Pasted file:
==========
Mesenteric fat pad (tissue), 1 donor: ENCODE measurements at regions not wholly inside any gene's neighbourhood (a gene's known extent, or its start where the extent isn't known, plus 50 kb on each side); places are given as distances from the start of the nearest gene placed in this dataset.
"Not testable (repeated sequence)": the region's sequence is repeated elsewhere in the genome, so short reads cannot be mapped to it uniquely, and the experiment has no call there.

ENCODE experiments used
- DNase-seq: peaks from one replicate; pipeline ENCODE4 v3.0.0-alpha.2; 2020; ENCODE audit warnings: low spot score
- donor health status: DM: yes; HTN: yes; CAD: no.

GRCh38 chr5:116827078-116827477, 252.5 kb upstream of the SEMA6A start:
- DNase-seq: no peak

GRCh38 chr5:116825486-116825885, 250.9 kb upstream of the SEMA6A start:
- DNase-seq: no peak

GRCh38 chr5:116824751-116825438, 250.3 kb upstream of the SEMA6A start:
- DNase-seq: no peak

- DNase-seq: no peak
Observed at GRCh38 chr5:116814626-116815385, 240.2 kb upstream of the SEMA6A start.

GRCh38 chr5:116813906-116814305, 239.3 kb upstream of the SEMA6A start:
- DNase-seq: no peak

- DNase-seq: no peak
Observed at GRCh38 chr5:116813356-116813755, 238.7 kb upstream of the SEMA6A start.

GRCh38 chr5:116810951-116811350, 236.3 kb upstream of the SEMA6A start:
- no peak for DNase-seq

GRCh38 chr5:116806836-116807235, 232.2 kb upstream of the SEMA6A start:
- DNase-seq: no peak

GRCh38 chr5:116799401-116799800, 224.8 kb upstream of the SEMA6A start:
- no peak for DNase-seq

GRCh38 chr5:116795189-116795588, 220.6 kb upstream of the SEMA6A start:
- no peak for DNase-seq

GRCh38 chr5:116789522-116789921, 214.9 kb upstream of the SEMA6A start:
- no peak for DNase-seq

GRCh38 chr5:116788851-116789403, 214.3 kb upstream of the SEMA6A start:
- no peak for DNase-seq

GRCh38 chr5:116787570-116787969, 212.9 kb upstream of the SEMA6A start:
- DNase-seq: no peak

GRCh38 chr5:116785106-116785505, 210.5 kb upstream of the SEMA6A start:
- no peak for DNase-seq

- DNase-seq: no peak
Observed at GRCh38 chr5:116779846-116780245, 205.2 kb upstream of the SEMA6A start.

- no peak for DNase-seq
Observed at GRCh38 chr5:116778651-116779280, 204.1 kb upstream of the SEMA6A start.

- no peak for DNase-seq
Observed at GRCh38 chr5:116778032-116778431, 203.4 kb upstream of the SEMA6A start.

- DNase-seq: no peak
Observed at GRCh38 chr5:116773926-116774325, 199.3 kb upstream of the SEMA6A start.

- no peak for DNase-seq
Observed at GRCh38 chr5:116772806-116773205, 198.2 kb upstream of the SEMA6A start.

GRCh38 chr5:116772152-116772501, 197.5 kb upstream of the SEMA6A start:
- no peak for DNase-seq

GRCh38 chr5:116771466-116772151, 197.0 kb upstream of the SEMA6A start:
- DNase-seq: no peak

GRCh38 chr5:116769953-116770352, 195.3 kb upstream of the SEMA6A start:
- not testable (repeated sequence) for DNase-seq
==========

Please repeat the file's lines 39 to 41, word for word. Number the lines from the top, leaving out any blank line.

Observed at GRCh38 chr5:116778032-116778431, 203.4 kb upstream of the SEMA6A start.

- DNase-seq: no peak
Observed at GRCh38 chr5:116773926-116774325, 199.3 kb upstream of the SEMA6A start.